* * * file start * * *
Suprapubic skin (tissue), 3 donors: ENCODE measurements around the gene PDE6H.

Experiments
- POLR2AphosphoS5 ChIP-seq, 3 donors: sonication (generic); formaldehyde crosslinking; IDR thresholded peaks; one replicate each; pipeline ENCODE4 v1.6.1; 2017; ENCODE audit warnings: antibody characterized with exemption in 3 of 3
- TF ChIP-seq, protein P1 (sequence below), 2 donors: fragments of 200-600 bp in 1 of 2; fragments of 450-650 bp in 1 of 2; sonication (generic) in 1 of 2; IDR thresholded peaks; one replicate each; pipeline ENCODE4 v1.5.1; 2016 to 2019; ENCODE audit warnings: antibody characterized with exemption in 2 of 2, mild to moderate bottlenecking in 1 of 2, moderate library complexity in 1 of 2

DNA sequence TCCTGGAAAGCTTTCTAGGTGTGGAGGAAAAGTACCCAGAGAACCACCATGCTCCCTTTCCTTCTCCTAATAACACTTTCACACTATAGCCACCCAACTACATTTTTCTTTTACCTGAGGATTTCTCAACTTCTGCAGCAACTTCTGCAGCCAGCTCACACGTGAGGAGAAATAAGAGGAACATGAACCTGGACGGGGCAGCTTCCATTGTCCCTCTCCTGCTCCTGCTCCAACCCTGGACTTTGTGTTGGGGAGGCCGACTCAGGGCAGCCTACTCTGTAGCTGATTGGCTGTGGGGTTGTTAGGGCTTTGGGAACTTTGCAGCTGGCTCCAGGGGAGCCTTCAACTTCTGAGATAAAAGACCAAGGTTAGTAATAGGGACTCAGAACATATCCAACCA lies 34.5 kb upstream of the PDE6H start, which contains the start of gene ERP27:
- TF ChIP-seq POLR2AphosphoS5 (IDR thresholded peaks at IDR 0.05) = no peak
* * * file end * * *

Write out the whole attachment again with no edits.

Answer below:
Suprapubic skin (tissue), 3 donors: ENCODE measurements around the gene PDE6H.

Experiments
- POLR2AphosphoS5 ChIP-seq, 3 donors: sonication (generic); formaldehyde crosslinking; IDR thresholded peaks; one replicate each; pipeline ENCODE4 v1.6.1; 2017; ENCODE audit warnings: antibody characterized with exemption in 3 of 3
- TF ChIP-seq, protein P1 (sequence below), 2 donors: fragments of 200-600 bp in 1 of 2; fragments of 450-650 bp in 1 of 2; sonication (generic) in 1 of 2; IDR thresholded peaks; one replicate each; pipeline ENCODE4 v1.5.1; 2016 to 2019; ENCODE audit warnings: antibody characterized with exemption in 2 of 2, mild to moderate bottlenecking in 1 of 2, moderate library complexity in 1 of 2

DNA sequence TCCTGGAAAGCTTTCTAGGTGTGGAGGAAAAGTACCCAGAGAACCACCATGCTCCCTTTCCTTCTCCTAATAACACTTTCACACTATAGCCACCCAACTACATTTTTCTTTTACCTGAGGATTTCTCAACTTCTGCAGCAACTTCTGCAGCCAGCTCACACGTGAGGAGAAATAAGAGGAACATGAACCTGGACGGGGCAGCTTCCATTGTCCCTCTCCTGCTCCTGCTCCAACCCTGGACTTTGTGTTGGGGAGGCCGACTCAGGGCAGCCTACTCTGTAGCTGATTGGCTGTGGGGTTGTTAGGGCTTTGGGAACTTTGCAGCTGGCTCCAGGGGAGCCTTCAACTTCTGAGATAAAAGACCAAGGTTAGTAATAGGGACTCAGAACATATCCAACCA lies 34.5 kb upstream of the PDE6H start, which contains the start of gene ERP27:
- TF ChIP-seq POLR2AphosphoS5 (IDR thresholded peaks at IDR 0.05) = no peak